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GPR (Ground Penetrating Radar) methods allow near-subsurface exploration with high horizontal and vertical resolution. Electromagnetic radar waves are emitted in the subsoil, where they are reflected or scattered by buried objects. Common frequencies of GPR electromagnetic waves reach from megahertz (MHz) up to gigahertz (GHz) range.

Application examples:

  • Detection of pipes, cables and other man-made objects (e.g. barrels, fundaments)
  • Detection of cavities
  • Investigation of sediment and soil structures
  • Detection of faults, fissures and cracks in bedrock
  • Survey of road conditions (thickness of asphalt, foundations)
  • Building analysis (cracks, armouring)

Depth of penetration: (heavily dependent on subsurface) up to 10 m

Georadar measurement with a 200 MHz antenna

GPR measurement with a 200 MHz antenna

Depending on depth and resolution of the investigation area, an adequate measuring frequency is chosen. geoFact owns antennas of 200, 400 and 900 MHz. In the next step, the GPR is moved along profiles in the investigation area. A field computer allows realtime display of the results and a first evaluation of the measurement.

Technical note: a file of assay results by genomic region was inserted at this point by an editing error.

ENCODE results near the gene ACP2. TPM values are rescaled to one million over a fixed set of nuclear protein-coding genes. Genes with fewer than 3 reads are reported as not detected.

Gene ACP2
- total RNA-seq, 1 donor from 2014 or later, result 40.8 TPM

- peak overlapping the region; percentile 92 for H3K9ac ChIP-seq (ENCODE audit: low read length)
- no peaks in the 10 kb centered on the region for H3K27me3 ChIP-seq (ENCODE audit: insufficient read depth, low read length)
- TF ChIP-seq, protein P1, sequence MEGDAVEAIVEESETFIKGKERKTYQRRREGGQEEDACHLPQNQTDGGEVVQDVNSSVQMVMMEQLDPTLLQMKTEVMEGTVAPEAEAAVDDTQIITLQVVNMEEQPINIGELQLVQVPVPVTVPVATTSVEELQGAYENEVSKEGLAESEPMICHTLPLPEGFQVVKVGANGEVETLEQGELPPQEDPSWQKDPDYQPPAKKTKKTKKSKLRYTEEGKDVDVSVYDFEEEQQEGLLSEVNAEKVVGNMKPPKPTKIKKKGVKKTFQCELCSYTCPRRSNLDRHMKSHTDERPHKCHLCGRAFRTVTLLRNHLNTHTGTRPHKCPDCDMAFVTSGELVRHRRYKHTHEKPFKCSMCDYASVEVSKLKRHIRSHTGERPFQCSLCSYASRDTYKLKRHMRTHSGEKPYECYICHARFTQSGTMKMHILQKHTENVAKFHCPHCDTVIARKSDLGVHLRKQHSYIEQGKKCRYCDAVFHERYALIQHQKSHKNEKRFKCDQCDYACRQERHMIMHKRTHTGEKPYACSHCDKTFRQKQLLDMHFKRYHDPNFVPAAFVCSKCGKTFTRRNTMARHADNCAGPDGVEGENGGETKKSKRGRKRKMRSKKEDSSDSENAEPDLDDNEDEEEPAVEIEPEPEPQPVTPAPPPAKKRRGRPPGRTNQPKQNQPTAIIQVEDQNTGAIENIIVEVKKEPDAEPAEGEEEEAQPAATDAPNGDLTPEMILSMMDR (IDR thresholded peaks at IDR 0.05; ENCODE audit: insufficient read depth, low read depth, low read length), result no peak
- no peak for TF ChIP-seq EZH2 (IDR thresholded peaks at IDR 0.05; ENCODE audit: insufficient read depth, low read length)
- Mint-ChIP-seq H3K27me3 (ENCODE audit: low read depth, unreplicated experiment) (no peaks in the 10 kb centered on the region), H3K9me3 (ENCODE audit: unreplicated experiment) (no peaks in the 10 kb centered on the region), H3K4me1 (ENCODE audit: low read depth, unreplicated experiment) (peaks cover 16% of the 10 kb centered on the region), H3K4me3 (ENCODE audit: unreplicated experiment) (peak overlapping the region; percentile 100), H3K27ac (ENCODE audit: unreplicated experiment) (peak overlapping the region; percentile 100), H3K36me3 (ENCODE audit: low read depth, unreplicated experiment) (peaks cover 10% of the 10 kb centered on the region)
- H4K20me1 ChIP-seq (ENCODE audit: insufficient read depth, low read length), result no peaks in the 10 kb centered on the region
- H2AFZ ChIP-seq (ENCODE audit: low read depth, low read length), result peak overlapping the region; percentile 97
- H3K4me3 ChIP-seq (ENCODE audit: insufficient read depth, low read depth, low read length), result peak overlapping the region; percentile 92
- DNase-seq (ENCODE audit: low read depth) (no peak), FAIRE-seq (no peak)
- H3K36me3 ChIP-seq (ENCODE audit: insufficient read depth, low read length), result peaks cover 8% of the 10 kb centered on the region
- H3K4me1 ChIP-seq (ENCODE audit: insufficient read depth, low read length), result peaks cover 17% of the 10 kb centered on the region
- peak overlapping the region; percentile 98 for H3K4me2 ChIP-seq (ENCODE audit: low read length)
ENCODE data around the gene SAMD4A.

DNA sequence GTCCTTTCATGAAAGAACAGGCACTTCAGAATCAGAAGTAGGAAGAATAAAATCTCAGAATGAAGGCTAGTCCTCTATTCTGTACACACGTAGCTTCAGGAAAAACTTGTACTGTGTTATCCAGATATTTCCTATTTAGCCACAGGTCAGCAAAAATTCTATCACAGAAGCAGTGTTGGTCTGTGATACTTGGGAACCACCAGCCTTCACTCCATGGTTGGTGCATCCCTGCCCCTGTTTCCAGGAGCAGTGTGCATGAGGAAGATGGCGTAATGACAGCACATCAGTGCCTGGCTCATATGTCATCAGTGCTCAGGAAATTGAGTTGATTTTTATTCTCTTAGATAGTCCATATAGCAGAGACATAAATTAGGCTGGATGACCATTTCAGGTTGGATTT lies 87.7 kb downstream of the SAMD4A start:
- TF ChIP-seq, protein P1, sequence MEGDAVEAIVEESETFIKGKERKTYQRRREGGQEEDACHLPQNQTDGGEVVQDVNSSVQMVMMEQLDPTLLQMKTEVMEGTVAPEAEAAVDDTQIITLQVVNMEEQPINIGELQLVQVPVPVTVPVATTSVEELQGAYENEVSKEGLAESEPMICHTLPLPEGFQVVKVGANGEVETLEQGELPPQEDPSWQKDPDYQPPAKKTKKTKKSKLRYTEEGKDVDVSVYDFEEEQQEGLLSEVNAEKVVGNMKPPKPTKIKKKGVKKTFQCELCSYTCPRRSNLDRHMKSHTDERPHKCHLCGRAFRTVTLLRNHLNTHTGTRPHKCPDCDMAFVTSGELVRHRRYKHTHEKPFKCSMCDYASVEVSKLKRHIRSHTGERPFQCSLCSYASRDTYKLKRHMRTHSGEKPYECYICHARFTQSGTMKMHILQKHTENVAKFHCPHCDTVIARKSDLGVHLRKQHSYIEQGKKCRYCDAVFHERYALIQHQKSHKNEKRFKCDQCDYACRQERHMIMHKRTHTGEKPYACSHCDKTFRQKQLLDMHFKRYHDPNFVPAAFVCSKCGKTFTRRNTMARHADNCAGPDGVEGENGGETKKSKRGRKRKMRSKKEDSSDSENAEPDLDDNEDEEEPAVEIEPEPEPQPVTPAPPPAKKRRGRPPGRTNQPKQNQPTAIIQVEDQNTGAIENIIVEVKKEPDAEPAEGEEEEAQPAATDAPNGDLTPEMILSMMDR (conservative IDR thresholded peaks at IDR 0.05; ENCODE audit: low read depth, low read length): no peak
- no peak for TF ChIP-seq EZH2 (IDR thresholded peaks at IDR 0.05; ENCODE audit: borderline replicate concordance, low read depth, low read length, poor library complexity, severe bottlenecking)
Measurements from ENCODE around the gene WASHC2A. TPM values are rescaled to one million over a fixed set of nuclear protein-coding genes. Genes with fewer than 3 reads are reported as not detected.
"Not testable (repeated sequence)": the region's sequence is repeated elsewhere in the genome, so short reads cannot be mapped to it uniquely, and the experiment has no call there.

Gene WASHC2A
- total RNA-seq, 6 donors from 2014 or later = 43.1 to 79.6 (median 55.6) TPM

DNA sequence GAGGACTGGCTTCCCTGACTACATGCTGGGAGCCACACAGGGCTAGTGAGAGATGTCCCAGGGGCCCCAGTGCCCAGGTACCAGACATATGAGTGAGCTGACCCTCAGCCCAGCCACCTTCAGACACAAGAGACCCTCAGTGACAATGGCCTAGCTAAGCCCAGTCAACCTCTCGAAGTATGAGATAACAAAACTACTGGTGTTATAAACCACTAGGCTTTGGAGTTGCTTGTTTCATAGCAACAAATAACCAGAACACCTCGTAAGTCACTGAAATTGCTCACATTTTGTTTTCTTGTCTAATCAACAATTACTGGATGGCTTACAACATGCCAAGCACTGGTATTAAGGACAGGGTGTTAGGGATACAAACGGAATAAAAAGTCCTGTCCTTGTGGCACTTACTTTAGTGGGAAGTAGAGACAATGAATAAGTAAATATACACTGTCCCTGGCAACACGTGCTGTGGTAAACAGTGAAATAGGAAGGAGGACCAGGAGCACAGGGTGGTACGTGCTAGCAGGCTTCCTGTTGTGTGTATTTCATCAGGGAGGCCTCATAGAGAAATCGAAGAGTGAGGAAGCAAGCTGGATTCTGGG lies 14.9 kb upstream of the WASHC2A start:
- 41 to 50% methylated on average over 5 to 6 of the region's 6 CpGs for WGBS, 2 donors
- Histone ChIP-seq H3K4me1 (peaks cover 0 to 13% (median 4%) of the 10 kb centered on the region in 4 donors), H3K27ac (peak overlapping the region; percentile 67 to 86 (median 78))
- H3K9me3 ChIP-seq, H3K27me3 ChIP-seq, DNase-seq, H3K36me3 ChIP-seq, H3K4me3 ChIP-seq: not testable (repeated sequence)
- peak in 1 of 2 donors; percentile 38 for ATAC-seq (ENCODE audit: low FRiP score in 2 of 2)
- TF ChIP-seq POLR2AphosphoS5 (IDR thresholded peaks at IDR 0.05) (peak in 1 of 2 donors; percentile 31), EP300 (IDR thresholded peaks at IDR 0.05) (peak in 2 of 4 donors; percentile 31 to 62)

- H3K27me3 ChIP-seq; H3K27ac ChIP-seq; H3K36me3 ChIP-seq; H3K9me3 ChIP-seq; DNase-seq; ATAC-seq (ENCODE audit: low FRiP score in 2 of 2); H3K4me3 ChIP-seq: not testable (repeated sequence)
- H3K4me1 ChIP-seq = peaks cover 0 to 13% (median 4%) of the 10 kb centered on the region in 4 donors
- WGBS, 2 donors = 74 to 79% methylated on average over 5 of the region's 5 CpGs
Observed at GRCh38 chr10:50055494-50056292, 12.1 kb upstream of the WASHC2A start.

Example of a radargram

Example of a radargram

The resulting plots of a GPR measurement is a radargram, in which buried objects or layers can be identified by the reflected electromagnetic waves. In addition to a man-made deposit and a cable line the example also shows an interbedded strata of sands and clays.

Principle of a GPR survey

  1. Electromagnetic radar waves are emitted into the ground.
  2. This waves are reflected and scattered by objects, e.g. metallic bodies, pipe lines, fundaments, demolition rubble or variations in the subsurface.
  3. Reflected or scattered waves are received by the GPR instrument. Under good conditions (bad conductive dry materials) the depth of penetration is up to 10 m with high lateral and vertical resolution, when using antennas with 200 or 400 MHz. In wet or clayey soils with high electric conductivity depth of penetration is very low (several dm), but it is high in dry, sandy or rocky soils.
  4. A radargram can be viewed in real time on the display of the measuring device. So first analysis can already take place in the field.